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Breakthrough Ovarian Cancer Research

Posted on: 04 May 2016

Breakthrough Ovarian Cancer Research
Breakthrough Cancer Research funds research at the Cork Cancer Research Centre with most of this research aimed at poor prognosis cancers, including ovarian cancer. The appointment of the Brid Carr Ovarian Cancer Research Scholarship in 2016 will further enhance the potential of our research into new treatments in this area.  The two areas of research which are currently investigating ovarian cancer; Autophagy and Bacterial Gene Therapy.


Our Autophagy team led by Dr Sharon McKenna is looking into ovarian cancer.Ovarian cancer remains the leading cause of death among gynaecologic malignancies and fifth leading cause of death among all cancers in women. Late diagnosis is common with 75% of ovarian cancer cases presenting at an advanced stage. Most ovarian cancer patients respond favourably to initial chemotherapy. Many will however develop recurrent cancer within 12-18 months and this is often very resistant to the original chemotherapy. Due to the poor survival of women at this stage, understanding the mechanisms contributing to chemo-resistance and improved therapeutic approaches are urgently needed.

The research team at CCRC have already demonstrated the importance of process called autophagy in chemo-resistance. Autophagy is an evolutionary conserved catabolic process through which a cell actively degrades and recycles its own contents. This enables the cancer cell to adapt to any stress that it encounters. It can influence drug resistance, metabolism and immune responses. The research team at CCRC has shown that modulation of this process can chemo-sensitise cancer cells and induce tumour regression (Autophagy 2011 May;7(5):509-24. PMID:21325880; PLoS One. 2015 Aug 6;10(8) PMID:26248051). Current research is aimed at understanding how best to modulate autophagy and develop better treatment strategies for recurrent ovarian cancer.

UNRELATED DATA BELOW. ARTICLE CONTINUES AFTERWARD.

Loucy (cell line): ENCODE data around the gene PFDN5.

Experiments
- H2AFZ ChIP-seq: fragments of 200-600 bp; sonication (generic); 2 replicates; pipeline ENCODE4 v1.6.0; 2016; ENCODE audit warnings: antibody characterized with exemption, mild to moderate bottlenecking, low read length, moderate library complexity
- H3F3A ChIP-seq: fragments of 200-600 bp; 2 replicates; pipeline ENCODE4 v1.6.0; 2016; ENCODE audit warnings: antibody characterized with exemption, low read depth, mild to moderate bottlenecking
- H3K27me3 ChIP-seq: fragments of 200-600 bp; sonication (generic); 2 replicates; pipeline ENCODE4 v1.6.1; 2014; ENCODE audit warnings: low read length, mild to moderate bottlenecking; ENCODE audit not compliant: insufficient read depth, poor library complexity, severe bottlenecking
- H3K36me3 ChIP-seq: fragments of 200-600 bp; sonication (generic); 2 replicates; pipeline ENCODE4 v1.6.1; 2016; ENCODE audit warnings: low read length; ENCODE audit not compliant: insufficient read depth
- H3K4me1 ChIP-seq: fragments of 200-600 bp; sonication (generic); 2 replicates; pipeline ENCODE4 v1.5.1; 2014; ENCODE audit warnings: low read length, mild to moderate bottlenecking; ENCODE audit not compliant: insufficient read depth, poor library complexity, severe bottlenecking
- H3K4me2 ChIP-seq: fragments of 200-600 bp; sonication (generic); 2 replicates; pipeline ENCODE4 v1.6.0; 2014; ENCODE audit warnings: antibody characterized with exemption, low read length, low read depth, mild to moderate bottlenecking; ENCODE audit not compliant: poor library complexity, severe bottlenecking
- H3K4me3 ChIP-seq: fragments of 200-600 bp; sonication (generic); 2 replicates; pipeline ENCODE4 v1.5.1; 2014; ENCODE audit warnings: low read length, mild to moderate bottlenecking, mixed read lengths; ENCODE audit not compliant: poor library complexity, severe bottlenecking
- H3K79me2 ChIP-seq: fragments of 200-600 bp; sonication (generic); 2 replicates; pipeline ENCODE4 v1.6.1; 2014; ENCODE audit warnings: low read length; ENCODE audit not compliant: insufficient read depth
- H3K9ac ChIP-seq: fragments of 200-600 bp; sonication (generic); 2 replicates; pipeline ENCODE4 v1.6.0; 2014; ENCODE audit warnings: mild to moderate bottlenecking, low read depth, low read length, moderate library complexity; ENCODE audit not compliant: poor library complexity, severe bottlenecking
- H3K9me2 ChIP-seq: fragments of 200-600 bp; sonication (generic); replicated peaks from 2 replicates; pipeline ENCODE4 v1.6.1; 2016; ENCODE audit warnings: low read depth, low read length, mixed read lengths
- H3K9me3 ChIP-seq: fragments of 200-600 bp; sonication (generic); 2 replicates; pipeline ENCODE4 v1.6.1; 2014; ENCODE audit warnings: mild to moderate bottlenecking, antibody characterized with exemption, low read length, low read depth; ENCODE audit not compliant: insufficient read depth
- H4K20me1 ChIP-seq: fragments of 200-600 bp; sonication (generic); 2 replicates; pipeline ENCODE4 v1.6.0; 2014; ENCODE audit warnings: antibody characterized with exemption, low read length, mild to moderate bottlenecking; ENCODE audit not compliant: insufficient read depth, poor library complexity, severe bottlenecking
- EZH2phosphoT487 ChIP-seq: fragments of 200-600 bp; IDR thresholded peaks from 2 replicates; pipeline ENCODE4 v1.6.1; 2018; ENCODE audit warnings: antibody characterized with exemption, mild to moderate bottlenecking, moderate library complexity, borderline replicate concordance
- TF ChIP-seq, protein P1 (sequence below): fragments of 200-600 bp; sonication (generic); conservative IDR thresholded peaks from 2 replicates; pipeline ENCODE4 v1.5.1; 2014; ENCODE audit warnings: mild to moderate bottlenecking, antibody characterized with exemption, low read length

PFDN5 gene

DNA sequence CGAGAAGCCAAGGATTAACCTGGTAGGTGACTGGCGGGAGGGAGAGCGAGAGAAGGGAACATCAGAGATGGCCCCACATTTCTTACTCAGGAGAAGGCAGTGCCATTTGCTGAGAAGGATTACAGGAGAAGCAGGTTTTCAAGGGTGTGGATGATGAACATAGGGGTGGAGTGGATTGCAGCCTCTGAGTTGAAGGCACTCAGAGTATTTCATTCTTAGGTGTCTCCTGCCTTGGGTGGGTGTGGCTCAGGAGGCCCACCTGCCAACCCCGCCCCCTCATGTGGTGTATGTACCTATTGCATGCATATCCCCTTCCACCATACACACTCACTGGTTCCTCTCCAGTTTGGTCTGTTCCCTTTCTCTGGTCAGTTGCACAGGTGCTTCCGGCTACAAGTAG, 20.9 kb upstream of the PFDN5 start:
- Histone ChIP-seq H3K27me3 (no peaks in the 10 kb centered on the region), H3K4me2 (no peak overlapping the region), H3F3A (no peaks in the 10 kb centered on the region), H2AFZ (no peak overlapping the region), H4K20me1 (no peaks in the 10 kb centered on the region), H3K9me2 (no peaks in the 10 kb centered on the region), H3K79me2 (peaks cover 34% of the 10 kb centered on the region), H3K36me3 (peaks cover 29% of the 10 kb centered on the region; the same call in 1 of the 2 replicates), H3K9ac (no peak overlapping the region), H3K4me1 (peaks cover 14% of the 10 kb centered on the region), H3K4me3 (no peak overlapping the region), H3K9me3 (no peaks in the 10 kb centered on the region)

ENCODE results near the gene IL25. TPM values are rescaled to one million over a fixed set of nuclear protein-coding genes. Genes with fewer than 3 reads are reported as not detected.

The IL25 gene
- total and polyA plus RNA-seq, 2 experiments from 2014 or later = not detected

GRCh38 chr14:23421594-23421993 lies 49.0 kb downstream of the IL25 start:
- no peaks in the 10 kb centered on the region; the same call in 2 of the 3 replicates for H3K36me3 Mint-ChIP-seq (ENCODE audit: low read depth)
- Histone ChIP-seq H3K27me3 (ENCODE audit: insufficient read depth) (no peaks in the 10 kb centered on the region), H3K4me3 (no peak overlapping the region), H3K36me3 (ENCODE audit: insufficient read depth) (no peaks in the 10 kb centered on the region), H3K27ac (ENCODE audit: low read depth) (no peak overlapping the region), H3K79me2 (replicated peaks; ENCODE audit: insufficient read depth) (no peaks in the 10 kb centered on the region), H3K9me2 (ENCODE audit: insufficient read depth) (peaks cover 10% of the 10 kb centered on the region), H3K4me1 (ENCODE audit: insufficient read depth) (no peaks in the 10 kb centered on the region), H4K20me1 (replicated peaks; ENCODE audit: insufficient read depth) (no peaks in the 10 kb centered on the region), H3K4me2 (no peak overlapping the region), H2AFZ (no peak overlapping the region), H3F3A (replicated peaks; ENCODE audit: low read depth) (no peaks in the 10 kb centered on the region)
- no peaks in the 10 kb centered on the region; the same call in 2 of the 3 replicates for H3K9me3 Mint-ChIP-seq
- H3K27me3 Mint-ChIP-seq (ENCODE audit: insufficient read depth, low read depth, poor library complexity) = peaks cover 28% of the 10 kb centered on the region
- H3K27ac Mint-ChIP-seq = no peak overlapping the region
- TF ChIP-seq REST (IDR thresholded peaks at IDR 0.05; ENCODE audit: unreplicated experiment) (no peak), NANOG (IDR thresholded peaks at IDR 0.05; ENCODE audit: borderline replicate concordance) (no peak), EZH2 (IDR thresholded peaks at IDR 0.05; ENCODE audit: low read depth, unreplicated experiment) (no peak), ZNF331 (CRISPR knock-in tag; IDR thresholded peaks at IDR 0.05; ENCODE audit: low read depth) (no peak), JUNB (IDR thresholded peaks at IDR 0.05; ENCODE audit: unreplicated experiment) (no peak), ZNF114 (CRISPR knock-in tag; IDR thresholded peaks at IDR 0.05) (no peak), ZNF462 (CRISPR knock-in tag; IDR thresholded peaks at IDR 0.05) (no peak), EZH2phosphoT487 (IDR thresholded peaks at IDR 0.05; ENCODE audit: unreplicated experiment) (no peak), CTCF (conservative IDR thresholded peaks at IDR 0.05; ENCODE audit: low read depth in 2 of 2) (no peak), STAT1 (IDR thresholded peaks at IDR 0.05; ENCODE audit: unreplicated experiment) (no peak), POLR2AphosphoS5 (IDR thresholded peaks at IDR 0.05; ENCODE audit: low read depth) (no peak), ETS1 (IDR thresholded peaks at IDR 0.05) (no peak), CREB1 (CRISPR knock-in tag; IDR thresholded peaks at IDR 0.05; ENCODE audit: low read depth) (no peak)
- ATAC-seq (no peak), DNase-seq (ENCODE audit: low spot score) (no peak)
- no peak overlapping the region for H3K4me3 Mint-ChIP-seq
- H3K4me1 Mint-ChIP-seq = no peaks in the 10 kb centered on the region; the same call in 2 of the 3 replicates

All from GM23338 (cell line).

Bacteria & Ovarian Cancer:

The Microbes & Cancer team in our research centre is led by Dr Mark Tangney. This lab was the first in the world to discover that cancer patients’ tumours (ovarian and breast) regularly contain bacteria of different types.

Having identified this, the goal of our research is to

- > Examine what bacteria are doing in patients' tumours -e.g are different bacteria affecting tumour growth or therapy

- > Exploit the ability of bacteria to grow in tumours, to deliver treatments exclusively to tumours. We have shown that probiotic bacteria can grow in ovarian tumours and ascites (the fluid build-up in the abdomen unfortunately frequently associated with ovarian cancer) and successfully deliver therapy locally to fight the cancer, with no toxicity elsewhere in the body.

From our research centre, we collaborate with various laboratories and hospitals around the world on this work, and have received much international interest to date (e.g. reported in New Scientist magazine - ‘Ending Cancer: The 5 most promising approaches’. New Scientist, 2012, pp. 38-41.)

In Ireland, the Tangney lab forms part of “Innovation”, the Irish National Network for Ovarian Cancer Collaboration

To help us continue our research into ovarian cancer please click here.

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